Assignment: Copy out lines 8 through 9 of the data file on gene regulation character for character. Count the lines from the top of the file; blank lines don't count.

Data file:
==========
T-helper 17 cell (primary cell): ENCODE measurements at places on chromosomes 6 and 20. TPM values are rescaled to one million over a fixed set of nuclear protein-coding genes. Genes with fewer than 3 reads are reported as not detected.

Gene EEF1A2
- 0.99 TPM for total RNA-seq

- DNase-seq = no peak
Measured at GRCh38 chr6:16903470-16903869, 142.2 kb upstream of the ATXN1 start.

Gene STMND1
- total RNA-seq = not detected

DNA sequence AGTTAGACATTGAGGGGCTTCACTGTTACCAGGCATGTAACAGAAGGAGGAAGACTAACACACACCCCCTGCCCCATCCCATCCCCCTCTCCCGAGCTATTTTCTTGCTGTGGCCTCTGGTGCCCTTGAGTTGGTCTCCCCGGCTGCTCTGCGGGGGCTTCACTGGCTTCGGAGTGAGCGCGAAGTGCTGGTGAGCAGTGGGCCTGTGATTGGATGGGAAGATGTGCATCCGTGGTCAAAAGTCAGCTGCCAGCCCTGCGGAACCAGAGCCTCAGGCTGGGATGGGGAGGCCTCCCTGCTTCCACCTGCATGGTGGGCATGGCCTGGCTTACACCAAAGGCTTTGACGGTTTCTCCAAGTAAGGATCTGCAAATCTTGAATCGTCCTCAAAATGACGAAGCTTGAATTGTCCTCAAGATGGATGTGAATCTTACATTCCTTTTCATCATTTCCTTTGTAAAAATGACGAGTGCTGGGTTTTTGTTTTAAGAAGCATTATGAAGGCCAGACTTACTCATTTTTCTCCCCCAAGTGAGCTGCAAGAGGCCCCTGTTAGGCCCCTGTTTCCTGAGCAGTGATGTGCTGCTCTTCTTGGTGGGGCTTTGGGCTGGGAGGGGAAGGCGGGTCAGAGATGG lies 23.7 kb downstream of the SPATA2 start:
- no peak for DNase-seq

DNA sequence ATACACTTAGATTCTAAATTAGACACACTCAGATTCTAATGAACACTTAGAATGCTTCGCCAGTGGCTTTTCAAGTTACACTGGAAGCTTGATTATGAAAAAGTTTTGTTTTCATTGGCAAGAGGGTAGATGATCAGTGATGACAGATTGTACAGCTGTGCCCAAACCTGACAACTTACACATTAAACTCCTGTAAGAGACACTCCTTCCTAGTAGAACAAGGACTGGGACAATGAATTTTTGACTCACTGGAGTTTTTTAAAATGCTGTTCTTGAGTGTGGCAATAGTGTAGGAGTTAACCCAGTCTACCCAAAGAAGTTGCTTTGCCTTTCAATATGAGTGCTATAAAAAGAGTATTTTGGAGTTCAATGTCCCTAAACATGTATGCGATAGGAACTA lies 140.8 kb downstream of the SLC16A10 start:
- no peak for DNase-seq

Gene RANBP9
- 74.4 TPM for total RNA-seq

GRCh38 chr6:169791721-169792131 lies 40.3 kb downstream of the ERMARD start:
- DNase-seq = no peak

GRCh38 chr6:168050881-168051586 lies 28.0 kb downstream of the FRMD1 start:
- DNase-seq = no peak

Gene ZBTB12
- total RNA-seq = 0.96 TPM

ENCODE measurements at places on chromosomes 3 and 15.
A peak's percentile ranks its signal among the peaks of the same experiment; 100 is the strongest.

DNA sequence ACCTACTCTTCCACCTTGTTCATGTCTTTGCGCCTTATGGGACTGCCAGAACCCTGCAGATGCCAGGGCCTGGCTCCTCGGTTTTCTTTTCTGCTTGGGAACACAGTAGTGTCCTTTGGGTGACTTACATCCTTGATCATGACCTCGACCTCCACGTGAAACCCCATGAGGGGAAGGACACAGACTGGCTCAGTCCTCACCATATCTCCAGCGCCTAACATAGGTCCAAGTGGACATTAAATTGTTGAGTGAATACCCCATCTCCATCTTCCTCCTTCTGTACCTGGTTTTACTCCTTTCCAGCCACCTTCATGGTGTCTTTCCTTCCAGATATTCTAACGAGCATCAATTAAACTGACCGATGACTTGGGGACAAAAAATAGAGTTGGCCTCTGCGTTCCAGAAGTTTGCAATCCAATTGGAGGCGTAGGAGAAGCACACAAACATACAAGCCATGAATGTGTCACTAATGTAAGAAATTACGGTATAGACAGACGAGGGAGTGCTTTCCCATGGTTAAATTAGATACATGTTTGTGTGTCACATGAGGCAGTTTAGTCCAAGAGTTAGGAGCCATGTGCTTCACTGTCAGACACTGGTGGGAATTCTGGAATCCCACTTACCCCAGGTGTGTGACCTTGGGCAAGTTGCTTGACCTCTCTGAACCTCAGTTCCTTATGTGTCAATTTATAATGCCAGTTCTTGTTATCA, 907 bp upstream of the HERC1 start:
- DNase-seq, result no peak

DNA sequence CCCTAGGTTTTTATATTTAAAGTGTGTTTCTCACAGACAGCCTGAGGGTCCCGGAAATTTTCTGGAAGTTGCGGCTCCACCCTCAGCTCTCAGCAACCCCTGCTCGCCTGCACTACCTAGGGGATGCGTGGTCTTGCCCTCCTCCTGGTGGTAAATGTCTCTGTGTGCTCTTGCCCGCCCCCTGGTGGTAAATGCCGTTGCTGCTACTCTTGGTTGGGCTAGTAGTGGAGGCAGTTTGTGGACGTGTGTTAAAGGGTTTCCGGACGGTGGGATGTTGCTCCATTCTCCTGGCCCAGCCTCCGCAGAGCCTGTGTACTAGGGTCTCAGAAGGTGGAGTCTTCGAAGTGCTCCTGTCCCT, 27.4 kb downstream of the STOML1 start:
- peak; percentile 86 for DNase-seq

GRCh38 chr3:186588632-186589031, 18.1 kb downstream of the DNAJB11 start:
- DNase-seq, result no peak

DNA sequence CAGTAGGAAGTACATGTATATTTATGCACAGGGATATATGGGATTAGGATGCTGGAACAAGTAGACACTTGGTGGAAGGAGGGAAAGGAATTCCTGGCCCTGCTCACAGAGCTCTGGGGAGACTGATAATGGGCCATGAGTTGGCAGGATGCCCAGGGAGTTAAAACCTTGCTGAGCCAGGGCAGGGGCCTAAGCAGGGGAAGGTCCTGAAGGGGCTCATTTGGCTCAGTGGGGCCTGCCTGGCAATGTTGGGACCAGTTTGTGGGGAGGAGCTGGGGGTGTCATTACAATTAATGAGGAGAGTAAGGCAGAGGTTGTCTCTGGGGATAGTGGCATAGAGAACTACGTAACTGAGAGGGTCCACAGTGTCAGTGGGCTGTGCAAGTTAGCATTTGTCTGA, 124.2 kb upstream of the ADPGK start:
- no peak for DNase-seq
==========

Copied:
DNA sequence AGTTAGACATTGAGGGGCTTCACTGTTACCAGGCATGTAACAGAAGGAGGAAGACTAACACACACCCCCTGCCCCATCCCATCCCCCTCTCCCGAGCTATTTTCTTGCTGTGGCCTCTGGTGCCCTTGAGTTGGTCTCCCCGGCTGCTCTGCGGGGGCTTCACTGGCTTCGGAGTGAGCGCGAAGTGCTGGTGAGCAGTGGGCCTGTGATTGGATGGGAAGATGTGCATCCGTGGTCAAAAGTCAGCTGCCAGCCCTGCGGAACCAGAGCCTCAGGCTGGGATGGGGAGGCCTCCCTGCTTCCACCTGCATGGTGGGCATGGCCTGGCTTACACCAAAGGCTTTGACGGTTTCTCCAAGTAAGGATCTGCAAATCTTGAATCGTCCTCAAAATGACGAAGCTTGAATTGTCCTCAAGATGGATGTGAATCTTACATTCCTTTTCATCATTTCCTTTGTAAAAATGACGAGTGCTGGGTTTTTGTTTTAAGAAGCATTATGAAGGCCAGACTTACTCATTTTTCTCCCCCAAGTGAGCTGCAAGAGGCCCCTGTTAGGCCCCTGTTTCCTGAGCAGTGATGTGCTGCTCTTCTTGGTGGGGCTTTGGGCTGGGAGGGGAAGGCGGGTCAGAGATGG lies 23.7 kb downstream of the SPATA2 start:
- no peak for DNase-seq